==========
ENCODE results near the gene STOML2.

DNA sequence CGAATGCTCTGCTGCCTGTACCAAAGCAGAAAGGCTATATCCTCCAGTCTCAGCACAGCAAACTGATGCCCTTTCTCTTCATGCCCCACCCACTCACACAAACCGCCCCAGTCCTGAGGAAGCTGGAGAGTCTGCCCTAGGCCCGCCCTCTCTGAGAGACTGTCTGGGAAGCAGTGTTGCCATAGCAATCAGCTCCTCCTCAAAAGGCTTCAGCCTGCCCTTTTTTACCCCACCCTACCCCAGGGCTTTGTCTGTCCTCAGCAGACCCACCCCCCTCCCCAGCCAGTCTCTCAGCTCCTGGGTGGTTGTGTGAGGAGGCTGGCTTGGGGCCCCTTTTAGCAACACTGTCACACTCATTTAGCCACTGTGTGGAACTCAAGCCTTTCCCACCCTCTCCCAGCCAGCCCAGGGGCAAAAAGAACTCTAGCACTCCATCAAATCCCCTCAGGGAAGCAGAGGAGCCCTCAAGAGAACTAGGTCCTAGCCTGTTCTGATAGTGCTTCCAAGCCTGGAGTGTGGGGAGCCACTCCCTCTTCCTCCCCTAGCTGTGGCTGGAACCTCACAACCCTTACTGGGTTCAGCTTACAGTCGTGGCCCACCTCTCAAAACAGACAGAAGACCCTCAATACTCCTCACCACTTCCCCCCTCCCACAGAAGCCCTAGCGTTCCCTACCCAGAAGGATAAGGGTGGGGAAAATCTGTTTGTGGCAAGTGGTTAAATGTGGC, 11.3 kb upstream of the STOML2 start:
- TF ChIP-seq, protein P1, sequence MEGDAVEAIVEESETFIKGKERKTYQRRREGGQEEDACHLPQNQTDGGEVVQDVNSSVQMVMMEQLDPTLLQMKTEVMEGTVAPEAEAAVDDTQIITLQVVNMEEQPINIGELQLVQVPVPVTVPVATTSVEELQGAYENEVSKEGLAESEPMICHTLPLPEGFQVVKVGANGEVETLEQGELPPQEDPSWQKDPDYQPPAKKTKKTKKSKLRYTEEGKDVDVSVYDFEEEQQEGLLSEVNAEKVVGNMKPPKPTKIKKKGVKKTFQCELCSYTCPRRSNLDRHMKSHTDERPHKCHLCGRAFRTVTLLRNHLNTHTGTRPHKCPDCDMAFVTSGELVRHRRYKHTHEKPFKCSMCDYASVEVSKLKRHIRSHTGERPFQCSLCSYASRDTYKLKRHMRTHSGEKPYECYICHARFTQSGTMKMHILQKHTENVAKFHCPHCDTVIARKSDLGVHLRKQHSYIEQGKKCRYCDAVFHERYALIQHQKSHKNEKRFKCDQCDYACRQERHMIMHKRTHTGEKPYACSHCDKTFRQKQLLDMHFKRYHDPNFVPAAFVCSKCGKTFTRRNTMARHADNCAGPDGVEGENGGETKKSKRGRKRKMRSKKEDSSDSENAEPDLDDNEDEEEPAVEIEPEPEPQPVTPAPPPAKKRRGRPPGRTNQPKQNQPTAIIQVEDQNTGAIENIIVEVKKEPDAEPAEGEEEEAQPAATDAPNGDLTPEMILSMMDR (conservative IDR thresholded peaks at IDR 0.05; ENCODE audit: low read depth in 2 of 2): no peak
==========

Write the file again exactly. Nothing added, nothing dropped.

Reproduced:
ENCODE results near the gene STOML2.

DNA sequence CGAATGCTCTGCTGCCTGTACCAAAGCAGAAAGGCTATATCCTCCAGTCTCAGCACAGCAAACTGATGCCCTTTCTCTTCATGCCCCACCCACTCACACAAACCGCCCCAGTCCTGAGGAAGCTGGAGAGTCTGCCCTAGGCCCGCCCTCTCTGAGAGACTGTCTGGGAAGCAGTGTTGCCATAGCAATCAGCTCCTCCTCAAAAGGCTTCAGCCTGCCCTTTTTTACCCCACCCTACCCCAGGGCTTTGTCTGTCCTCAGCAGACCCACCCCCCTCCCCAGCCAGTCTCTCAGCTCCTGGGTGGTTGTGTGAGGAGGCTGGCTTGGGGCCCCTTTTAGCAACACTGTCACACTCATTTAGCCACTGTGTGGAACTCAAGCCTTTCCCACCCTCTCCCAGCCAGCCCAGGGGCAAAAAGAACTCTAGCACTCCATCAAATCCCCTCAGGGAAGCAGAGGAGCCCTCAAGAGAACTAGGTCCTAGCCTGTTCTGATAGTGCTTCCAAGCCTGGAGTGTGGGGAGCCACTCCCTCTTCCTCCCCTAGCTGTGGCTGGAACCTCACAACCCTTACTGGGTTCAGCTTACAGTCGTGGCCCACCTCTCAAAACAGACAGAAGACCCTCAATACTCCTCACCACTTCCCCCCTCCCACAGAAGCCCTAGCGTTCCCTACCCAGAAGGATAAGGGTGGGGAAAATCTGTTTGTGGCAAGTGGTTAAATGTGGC, 11.3 kb upstream of the STOML2 start:
- TF ChIP-seq, protein P1, sequence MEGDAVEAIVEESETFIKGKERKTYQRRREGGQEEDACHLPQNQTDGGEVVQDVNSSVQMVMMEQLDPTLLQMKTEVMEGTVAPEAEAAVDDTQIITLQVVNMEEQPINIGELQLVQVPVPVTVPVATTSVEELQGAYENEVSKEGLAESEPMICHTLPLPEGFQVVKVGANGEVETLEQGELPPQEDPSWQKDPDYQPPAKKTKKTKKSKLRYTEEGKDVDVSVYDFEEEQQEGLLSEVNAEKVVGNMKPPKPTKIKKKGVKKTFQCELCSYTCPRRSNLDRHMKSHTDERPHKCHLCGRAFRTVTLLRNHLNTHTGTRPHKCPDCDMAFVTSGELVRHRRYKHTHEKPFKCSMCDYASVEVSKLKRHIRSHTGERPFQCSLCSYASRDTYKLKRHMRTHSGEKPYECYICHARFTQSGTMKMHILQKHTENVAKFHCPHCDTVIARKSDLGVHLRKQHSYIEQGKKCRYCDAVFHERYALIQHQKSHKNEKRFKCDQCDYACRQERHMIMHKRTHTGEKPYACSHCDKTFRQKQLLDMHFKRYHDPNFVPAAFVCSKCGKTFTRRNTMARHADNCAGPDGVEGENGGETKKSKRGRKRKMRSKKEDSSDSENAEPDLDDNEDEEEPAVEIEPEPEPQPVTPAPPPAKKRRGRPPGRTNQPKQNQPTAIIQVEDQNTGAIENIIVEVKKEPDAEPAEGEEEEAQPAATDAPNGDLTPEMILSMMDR (conservative IDR thresholded peaks at IDR 0.05; ENCODE audit: low read depth in 2 of 2): no peak